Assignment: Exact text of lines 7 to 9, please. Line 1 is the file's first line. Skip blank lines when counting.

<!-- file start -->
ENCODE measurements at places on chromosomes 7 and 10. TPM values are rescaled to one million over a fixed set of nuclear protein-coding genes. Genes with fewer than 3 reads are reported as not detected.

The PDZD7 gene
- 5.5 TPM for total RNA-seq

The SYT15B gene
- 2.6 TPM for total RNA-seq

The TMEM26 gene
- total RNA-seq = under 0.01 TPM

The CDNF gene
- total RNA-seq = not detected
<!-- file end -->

- total RNA-seq = under 0.01 TPM

The CDNF gene
- total RNA-seq = not detected